Coffee Shop Branding: Beginners Guide

Coffee was introduced to America in the mid-17th century, and by the 18th century it was one of the most popular, and profitable, products in the world. The first Starbucks Coffee, a pioneer of coffee shop branding, was opened in 1971 – fast forward to today, and there are over 30,000 stores across 80 countries around the world. And that’s just one coffee shop. In America alone, statistics inform us that there are over 150 million daily coffee drinkers, with the average consumption being 2.1 cups of coffee per day. That’s a lot of coffee.

Despite it’s long-time popularity though, the success of coffee is no longer just because of it’s taste.

Three words for you: Coffee. Shop. Branding. 

There are four important things to keep in mind when creating the perfect coffee shop brand. The four branding pillars:  brand identity/purpose, experience, community, and delivery. Creating a brand isn’t just about making a cool looking logo – it’s way more complex than that. Your brand matters just as much as your coffee – if you’re only focused on creating the best logo, for instance, you’ll fall short.

Your brand should integrate all four pillars – your identity/purpose as a business, the experience you want to share with people, the community you build, and the way you deliver it to your customers. Each pillar is important on its own, but as a whole they will build a brand that customers can’t help but want to be a part of.

Brand Identity:

Let’s talk about Starbucks again.

As far as I’m concerned, Starbucks is coffee royalty…seated on the throne of the coffee kingdom as the reigning coffee shop of the world. A true champion of coffee shop branding. But don’t get me wrong – I don’t actually think that they have the best coffee ever. What I do think is that they are the best coffee brand ever. I’ll tell you why.

I did some extensive research on Starbucks. I wanted to know their origin story, how and why they became so popular, the number of stores they have, statistics on how much coffee they sell each year, etc. What I found is actually quite intriguing, and says a lot about their brand’s identity.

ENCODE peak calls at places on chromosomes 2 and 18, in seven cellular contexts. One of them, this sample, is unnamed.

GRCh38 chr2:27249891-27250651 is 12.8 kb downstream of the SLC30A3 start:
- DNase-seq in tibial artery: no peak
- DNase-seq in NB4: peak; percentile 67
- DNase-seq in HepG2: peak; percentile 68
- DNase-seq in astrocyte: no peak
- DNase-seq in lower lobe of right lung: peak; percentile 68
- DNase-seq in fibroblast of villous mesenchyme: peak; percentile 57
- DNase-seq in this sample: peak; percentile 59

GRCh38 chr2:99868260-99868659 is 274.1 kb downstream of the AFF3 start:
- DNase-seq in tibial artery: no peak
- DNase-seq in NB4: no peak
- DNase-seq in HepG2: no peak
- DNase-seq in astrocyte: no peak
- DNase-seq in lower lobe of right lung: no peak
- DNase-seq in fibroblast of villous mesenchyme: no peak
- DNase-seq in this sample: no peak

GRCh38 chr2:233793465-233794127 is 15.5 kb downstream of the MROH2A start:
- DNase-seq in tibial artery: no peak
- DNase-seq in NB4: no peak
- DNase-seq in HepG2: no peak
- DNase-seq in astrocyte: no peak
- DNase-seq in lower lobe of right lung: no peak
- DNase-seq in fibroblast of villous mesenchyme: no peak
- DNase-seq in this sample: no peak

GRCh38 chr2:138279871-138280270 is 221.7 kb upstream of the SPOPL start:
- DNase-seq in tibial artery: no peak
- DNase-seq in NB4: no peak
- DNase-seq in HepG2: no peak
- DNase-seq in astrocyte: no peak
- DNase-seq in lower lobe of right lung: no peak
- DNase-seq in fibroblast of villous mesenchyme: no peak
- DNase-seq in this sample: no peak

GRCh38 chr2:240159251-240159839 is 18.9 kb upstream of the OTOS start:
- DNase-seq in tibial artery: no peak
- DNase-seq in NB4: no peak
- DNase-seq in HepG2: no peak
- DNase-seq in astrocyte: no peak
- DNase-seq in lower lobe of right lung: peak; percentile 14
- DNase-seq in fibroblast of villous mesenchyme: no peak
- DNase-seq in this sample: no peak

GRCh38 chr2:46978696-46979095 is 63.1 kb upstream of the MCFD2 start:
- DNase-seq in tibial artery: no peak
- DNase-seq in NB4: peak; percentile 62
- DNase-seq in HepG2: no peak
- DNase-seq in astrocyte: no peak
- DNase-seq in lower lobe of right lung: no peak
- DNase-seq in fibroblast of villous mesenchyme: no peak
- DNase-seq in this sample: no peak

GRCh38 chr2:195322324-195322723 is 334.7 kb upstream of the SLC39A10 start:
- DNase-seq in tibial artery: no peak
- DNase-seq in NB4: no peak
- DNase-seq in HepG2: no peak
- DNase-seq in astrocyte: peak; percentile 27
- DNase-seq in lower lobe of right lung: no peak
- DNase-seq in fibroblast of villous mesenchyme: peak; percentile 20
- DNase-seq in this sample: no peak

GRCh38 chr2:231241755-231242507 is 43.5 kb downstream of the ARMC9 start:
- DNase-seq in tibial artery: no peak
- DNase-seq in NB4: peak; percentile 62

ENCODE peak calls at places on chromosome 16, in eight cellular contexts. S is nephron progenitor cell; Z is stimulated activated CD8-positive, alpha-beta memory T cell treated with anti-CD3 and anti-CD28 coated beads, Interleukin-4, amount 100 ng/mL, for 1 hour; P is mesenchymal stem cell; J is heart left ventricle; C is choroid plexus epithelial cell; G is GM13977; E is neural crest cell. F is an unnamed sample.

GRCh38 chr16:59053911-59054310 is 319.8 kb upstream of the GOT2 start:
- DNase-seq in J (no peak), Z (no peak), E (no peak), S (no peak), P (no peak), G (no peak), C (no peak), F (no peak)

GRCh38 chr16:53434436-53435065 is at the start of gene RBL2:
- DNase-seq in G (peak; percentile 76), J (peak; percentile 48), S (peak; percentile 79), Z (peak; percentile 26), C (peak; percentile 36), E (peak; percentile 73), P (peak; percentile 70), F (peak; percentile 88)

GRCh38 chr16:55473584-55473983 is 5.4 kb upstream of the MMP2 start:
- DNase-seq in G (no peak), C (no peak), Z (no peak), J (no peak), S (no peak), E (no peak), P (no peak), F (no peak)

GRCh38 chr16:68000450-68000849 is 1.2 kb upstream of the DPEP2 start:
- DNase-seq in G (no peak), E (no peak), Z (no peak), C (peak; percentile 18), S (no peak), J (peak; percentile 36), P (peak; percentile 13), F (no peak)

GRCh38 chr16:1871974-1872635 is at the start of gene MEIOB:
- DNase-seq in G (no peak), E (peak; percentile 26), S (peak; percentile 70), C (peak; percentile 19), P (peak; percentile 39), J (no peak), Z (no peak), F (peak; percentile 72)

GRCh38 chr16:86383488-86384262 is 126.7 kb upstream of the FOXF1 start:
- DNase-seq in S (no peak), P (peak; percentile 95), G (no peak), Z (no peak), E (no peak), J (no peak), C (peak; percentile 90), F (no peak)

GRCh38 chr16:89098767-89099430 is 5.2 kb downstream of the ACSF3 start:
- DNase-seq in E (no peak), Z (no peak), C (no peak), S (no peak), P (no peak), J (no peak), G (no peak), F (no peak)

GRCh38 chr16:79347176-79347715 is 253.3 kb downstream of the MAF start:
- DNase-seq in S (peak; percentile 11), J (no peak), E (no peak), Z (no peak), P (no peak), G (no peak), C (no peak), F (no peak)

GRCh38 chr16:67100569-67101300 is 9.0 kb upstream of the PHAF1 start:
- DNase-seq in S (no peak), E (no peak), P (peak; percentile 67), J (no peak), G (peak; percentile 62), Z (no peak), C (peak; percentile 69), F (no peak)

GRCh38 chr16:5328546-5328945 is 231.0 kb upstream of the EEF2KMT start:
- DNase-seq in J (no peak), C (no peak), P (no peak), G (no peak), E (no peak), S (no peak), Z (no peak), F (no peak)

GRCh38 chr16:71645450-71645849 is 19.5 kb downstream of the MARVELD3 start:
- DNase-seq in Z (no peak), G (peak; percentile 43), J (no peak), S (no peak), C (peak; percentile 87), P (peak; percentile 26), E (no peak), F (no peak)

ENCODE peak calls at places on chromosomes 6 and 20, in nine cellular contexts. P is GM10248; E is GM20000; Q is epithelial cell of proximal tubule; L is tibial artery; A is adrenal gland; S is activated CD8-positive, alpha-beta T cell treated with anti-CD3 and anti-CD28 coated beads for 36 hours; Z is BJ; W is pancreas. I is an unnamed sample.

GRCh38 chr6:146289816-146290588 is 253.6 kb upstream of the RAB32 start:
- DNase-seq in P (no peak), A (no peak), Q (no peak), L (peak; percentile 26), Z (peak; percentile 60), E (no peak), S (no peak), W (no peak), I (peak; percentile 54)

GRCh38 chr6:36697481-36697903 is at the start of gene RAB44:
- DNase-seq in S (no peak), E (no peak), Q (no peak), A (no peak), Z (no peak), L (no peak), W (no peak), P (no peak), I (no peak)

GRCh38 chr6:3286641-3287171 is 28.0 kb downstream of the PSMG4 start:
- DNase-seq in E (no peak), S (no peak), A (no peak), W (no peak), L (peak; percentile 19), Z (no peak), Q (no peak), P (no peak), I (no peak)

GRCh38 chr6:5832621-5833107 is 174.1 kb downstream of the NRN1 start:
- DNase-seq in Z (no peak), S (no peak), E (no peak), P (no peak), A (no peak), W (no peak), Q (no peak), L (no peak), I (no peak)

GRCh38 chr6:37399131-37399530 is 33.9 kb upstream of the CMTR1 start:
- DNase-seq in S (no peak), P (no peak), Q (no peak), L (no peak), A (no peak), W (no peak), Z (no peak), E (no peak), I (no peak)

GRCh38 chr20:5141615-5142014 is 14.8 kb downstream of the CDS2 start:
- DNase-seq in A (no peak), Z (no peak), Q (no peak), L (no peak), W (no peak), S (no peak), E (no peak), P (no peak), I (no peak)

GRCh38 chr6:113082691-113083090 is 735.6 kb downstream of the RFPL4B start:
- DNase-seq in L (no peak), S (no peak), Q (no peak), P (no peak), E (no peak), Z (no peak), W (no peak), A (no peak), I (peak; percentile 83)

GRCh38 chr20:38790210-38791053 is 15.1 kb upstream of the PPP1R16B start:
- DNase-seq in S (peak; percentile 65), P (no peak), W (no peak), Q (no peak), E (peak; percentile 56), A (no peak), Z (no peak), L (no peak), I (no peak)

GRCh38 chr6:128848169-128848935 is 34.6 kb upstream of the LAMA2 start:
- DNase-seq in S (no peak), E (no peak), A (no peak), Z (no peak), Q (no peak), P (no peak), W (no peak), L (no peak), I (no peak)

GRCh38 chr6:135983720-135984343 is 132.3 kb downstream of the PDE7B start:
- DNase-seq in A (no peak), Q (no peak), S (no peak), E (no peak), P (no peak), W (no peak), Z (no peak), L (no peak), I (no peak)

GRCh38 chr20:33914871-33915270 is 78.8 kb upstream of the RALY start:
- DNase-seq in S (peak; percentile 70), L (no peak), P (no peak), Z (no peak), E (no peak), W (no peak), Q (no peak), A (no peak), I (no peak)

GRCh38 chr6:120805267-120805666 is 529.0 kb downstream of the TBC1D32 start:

A trio of gentlemen founded it in 1971 and – fun fact – actually named the company Pequod after a whaling ship in Herman Melville’s book, Moby-Dick. They eventually changed the name to Starbuck, after the chief mate on the Pequod. The logo? A twin-tailed mermaid or siren. In Greek mythology, sirens would lure sailors to death-by-shipwreck. The Starbucks logo represents the idea of the company luring in coffee lovers to discover their product. Talk about a brand identity! 

Starbuck
Moby Dick has a card game!

Starbucks created a logo that links directly to their goal as a company – to help people discover their coffee! And although the logo has evolved since 1971, it still is the one thing that everyone associates with Starbucks Coffee.

This is exactly what your logo and your brand should accomplish. It should be creative, yes…but it should also represent your company – your purpose, vision, goals, and values. When people see your logo, they should be able to instantly think of your coffee shop and imagine that warm aroma of roasted coffee beans and silky expresso filling their veins.

Starbucks Logo